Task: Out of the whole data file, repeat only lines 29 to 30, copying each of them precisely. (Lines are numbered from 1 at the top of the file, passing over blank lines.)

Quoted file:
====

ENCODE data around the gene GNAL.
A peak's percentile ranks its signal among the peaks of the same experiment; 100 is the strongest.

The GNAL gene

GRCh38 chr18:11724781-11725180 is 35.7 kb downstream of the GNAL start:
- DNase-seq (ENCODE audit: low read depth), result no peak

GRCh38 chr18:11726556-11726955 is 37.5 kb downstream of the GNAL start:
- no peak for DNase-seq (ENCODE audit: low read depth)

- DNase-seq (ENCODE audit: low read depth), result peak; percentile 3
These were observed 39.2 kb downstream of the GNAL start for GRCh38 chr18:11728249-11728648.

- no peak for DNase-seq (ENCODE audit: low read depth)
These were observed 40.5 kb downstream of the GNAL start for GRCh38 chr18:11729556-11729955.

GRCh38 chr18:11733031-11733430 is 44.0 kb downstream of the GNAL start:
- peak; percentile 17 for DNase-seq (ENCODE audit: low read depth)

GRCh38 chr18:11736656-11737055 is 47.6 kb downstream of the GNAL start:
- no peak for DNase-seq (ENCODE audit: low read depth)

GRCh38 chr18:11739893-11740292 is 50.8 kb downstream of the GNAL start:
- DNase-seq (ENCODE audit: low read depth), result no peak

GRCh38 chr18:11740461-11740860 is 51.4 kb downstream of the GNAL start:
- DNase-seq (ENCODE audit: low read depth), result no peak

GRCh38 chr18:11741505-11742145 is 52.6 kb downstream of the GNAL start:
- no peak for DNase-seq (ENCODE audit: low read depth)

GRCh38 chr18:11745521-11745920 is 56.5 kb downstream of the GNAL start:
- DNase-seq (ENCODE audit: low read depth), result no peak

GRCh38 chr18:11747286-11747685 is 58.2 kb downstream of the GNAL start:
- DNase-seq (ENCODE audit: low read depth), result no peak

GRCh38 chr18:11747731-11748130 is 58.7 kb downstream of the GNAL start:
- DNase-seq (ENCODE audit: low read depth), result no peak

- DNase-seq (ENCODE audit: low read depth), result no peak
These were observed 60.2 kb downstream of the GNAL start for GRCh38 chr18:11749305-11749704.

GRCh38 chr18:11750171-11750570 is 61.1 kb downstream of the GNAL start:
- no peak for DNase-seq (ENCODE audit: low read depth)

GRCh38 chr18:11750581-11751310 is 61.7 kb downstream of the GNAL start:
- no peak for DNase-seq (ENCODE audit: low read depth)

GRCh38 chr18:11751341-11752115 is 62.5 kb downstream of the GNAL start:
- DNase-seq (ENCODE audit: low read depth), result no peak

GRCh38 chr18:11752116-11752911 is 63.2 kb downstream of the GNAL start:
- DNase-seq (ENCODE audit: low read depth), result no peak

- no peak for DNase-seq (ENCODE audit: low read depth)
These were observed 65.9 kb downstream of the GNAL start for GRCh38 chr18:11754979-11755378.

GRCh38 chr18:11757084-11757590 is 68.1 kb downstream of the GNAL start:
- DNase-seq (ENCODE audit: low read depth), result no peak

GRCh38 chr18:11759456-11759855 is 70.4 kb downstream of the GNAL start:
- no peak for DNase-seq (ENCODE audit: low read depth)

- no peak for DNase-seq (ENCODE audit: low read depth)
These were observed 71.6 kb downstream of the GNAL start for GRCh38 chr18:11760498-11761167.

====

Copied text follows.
These were observed 60.2 kb downstream of the GNAL start for GRCh38 chr18:11749305-11749704.

GRCh38 chr18:11750171-11750570 is 61.1 kb downstream of the GNAL start: